The second question raised is this: is the Amalekite lying, or is his story somehow complementary to what the author of Samuel wrote in the previous chapter?  It is conceivable that Saul "fell on his sword" and then survived somehow only to request an attending Amalekite to slay him.  However, 1 Samuel 31:5 makes it pretty clear that the armorbearer slew himself when he saw that Saul was dead.  So all these things taken together, I think it's unlikely that the Amalekite is telling the truth.

This raises the third question, which is this: why would the Amalekite lie, when David kills him for it?  And the answer to this question is more clear than the previous.  The Amalekite, like so many others, assumed that David was a mortal enemy of Saul and would reward him for killing the Hebrew king.  This was a common perception at the time, and we see Achish showing similar reasoning.  Achish assumed that David would fight on his behalf against Israel.  This was a perception that David encouraged when he told Achish that he was taking his men to attack Israelite and Kenite towns.

Basically, the Amalekite thought he was bringing "good news" to David, and that David would be pleased with him.  Obviously, this was not the case, and the Amalekite loses his life for it.  Verse 16 puts it clearly: David was really, really loyal to "the LORD's anointed".  Even when the "LORD's anointed" was a psychopath who was trying to kill David and led Israel into several disastrous defeats.

The second half of this chapter is David's song.  This is called "the song of the bow" (v. 18), and even more interestingly it is "written in the book of Jashar".  The book of Jashar (or Jasher) is an ancient Hebrew book that has no extant copies.  Which is to say, nobody alive in the last 1000 years has ever read it, and probably longer than that.  It is possible that the book of Jashar is also referenced in Joshua 10:13.  I always find these kinds of books fascinating, where we can read about them but cannot read the book itself because it does not exist anymore.  We can guess based on its description here that it might be a book of poetry or war songs or something.  But really, this one reference is basically everything we know about the book of Jashar.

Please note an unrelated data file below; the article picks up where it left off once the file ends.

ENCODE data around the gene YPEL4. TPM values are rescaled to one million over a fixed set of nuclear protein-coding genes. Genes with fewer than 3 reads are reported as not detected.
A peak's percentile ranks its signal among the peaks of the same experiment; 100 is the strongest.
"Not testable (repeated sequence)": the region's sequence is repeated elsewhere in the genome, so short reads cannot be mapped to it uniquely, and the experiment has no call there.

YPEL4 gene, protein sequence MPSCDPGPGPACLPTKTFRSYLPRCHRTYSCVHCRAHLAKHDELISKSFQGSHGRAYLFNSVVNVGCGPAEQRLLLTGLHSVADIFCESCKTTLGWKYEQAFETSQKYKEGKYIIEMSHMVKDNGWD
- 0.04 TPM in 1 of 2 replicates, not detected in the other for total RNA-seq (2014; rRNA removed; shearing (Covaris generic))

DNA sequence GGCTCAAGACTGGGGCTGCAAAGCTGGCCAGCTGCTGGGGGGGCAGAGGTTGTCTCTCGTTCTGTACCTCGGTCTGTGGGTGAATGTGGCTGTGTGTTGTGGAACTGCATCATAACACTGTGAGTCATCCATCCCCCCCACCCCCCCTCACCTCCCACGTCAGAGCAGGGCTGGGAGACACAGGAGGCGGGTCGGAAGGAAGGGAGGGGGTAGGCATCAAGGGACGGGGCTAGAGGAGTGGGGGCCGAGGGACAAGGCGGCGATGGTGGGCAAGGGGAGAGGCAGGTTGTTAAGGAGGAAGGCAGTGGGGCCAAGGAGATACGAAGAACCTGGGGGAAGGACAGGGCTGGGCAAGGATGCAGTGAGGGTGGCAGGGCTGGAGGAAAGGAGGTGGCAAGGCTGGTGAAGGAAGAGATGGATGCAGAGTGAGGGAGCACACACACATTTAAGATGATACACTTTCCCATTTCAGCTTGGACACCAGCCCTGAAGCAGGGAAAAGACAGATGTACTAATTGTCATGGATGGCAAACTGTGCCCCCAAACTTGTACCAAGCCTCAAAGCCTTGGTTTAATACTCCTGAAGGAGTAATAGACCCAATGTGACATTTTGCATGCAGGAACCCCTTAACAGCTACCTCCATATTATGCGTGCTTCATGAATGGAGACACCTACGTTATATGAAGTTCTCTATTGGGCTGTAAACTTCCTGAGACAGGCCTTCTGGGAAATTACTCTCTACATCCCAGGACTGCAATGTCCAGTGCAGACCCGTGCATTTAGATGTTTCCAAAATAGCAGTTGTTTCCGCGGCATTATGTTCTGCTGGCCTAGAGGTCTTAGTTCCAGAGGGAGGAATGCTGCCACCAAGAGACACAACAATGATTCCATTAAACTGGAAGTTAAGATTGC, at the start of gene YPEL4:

David's song itself is basically a poetic retelling of what we just read at the end of 1st Samuel.  David obviously loved both Saul and Jonathan, and the "mountains of Gilboa" that David is cursing is where Saul and Jonathan died.  I don't really have anything else meaningful to say about this part, it's just another poetic song.

Sunday, August 24, 2014

Bible Commentary - 2 Samuel Introduction

Alright team, it's time to begin the second half of Samuel!  At this point, we are well into King David's drama and past the Judges era.  1st Samuel ended with Saul's death, and now it's David's turn.